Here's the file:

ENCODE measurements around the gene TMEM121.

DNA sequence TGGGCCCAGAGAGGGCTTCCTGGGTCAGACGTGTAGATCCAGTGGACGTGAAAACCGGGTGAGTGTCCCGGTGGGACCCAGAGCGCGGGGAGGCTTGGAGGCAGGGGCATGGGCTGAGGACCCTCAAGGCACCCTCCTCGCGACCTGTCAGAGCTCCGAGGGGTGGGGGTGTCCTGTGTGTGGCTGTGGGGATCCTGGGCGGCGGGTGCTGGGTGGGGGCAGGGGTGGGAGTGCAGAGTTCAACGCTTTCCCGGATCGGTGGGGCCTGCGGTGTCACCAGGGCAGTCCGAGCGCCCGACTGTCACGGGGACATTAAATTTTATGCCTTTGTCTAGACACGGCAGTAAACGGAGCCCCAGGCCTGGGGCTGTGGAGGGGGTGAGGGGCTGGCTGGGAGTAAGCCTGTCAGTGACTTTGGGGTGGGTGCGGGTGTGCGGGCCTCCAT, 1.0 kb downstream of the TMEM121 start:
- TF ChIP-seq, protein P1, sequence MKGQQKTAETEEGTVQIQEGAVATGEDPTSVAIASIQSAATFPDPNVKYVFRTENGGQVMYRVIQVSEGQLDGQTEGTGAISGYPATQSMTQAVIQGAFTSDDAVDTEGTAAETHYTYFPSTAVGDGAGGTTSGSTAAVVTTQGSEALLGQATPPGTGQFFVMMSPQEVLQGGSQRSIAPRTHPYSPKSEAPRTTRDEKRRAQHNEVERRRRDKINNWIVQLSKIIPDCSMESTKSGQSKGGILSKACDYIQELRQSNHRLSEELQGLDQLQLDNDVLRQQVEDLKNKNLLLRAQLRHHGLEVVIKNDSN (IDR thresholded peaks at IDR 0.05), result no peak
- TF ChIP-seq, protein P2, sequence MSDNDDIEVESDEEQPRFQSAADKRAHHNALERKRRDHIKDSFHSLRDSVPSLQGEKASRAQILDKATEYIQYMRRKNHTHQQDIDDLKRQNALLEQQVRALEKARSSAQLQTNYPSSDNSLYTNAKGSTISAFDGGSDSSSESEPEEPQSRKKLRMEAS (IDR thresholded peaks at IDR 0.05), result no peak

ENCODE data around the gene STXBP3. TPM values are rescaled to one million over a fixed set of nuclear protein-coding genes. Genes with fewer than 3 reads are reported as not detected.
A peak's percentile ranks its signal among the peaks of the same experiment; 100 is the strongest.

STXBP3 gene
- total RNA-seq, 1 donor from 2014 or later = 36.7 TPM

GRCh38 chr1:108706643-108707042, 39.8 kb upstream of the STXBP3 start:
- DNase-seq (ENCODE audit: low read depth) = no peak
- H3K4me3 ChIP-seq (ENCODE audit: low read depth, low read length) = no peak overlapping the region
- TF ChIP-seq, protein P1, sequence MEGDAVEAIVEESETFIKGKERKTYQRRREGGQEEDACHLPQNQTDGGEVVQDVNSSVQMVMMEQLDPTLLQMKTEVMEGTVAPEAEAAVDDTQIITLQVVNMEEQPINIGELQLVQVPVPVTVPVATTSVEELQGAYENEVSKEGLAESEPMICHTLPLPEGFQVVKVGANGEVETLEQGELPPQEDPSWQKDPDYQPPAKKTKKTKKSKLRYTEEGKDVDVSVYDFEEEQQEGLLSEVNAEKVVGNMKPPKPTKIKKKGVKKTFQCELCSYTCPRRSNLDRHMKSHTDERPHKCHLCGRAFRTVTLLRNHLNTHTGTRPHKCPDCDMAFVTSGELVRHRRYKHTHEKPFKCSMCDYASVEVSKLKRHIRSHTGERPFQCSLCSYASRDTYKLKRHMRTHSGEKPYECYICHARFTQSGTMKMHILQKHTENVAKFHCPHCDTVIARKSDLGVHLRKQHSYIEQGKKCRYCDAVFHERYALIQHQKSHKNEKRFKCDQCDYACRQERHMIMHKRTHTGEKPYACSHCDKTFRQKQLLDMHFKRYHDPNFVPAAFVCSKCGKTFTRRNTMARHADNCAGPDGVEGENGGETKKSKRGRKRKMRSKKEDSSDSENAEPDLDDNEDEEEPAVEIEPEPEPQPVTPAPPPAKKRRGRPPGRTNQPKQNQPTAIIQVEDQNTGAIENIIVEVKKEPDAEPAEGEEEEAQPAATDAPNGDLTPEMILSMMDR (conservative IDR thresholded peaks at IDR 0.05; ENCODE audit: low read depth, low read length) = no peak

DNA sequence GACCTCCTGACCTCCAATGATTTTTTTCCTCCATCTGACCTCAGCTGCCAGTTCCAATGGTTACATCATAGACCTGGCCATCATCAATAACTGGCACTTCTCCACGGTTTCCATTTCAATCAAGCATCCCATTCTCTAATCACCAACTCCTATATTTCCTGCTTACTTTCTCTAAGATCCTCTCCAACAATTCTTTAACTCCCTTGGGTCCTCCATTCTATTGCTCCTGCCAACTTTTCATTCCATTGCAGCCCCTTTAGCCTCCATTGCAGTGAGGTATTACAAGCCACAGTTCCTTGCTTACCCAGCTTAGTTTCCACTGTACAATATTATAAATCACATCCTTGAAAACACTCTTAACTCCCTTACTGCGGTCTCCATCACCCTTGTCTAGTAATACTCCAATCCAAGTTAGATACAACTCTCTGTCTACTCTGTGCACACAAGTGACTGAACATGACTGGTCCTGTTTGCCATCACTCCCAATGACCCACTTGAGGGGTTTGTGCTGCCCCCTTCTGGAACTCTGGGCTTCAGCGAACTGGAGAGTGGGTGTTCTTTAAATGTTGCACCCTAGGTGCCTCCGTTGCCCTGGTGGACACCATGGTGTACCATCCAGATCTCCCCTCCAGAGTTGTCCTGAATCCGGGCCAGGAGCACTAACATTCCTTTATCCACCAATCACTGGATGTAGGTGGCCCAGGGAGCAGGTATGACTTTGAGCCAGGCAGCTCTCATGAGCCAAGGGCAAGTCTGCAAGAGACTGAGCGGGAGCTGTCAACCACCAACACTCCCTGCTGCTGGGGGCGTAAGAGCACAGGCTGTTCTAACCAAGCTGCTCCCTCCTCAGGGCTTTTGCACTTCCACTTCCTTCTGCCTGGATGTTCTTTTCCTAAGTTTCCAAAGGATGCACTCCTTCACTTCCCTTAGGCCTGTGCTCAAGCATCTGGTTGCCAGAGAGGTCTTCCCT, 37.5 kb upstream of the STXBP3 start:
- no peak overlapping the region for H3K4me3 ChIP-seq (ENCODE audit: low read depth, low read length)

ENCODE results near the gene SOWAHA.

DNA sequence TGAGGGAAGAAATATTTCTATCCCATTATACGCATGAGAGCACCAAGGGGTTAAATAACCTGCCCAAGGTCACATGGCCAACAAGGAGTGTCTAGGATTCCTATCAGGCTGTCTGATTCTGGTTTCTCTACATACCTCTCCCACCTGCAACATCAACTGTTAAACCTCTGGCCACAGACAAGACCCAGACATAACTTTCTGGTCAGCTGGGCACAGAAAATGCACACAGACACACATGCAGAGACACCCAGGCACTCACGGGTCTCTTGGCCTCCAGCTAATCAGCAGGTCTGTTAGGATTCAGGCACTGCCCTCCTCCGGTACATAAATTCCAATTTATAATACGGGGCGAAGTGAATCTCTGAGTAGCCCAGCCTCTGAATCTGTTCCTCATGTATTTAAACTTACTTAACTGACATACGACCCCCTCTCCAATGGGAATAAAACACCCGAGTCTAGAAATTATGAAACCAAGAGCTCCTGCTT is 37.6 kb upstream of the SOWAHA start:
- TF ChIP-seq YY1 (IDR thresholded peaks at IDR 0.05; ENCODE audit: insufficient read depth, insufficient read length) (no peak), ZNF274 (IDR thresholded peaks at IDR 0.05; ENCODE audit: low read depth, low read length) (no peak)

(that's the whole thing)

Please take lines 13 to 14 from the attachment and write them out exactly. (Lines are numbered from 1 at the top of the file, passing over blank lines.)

DNA sequence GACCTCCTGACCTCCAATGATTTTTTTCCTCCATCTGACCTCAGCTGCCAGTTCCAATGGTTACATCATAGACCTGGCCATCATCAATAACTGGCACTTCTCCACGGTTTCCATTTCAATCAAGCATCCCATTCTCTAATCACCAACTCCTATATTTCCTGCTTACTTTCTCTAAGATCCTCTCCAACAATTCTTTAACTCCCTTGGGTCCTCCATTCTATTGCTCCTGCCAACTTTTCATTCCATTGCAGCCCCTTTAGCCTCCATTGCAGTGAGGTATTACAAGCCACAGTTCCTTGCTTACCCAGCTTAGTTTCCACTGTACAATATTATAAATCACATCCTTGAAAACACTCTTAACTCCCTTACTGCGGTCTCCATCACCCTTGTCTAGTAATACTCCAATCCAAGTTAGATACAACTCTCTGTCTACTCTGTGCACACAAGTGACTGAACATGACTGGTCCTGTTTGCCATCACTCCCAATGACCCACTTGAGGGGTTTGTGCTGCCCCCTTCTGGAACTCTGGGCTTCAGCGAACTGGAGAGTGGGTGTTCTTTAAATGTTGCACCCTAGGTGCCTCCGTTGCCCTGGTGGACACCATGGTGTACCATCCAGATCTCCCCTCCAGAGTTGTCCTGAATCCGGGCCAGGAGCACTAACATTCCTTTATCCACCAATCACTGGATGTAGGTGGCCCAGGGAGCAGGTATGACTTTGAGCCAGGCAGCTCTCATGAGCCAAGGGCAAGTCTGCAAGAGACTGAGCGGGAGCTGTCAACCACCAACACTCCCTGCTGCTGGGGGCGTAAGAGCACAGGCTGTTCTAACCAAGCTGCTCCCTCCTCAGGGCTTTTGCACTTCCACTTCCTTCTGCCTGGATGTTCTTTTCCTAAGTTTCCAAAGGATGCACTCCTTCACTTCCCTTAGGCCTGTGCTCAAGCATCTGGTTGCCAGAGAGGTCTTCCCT, 37.5 kb upstream of the STXBP3 start:
- no peak overlapping the region for H3K4me3 ChIP-seq (ENCODE audit: low read depth, low read length)